With debut albums from Crowded House and The Housemartins standing alongside massive hits from Madonna, a-ha and Red Box, 1986 would already have a strong enough grounding to challenge 1984 as one of the decade’s finest years for music. With Huey Lewis’s ‘Fore!’ challenging 1983’s as his masterpiece, a strong AOR debut from Robert Tepper and Jackson Browne’s ‘Lives In The Balance’ channelling a very commercial sound, it was also very much a year for great Transatlantic AOR and sounds that now seem so entrenched within that decade, you can’t help but love them.
In terms of pop, 1982 was a strong year: Madness took a further step towards songwriting sophistication with their album ‘The Rise & Fall’, Prince made a huge breakthrough with his ‘1999’ double platter of much filthiness and Phil Collins showed us that the previous year’s ‘Face Value’ wasn’t just a one-off solo success when his “tricky second album” spawned a #1 hit single and a few of his best solo tunes.
Life is capable of dealing out a surprise or two. One of the biggest musical surprises came in 2017 when ex-XTC drummer Terry Chambers returned from Australia and it subsequently announced he’d been writing and recording new material with his old bandmate Colin Moulding. The likelihood of any XTC members recording together had seemed about as likely as Roger Manning, Jr reforming Jellyfish, but it had quickly become a reality. Fans were, understandably, ecstatic. The resultant EP was good rather than great, but the fact that Moulding had seemingly returned to something resembling full time recording was good news enough.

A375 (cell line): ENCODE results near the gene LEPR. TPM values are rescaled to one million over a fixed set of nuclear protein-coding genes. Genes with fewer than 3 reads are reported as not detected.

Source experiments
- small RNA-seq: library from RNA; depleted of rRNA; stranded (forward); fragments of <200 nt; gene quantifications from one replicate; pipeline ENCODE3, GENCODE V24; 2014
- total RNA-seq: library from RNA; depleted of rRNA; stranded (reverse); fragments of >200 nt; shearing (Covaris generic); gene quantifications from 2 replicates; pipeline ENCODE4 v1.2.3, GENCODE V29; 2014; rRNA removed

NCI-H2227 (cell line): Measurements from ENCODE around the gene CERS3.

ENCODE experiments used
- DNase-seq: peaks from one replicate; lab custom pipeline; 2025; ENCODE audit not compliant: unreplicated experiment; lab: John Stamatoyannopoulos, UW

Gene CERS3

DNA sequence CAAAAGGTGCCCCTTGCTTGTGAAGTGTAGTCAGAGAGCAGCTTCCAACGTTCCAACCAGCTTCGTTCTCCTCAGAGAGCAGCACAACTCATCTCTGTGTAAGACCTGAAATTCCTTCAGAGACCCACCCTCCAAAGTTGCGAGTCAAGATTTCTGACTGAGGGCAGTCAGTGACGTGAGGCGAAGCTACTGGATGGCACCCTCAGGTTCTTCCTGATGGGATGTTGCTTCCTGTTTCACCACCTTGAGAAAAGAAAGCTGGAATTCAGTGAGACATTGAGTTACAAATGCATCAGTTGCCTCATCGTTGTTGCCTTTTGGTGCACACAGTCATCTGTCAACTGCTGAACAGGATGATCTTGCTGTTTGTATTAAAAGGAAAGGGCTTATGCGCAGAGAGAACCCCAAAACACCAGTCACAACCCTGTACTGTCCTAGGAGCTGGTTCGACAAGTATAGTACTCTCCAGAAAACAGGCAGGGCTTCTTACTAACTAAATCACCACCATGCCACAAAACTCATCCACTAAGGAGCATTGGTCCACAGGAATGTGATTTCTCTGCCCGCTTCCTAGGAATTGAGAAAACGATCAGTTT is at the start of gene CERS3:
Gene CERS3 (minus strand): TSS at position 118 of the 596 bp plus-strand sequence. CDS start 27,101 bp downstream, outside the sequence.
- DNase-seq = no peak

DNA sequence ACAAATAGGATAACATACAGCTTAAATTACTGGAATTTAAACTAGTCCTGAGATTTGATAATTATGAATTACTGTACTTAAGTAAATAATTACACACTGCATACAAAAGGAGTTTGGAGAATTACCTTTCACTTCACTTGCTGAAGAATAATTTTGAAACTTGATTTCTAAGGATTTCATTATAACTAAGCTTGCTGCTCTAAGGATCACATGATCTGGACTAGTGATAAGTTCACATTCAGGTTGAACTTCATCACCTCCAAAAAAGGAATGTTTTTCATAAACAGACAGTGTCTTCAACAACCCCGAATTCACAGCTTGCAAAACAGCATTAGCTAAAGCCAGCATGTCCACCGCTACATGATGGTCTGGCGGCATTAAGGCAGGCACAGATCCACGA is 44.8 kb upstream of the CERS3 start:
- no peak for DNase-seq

TC&I then unleashed bigger news when they told the world they’d be playing a handful of live shows to support the release at Swindon Arts Centre. There was more at stake here than just a few new songs, of course; XTC had abruptly stopped touring in 1982 and Colin had a legacy of great material that had never been played in front of an audience. It was time to right that wrong.
When drummer Terry Chambers left XTC in the early eighties, gave up music and subsequently emigrated to Australia, few people expected him to ever return to the UK; fewer still expected him to return to the recording studio. Upon his return, he rekindled an old friendship with bassist Colin Moulding, who had since resigned from the inactive XTC in 2007 and was “not interested in making music any more”. It came as an even bigger surprise when XTC’s classic rhythm section unveiled an EP of new recordings towards the end of 2017, without so much as a word hinting that anything was genuinely afoot.
1977 saw a change on the UK music front as punk made a fairly grand entrance. It wasn’t the giant new broom that revisionists will have you believe, as disco and pop still had a strong grip and the prog rock bands remained a fixture in the album charts.
Perhaps the greatest thing the punk movement brought was the idea that such energy could be used to create great three minute songs. In 1978, utilising the energies of punk and a firm grasp of radio friendly pop choruses, bands like Blondie and The Jam went from strength to strength.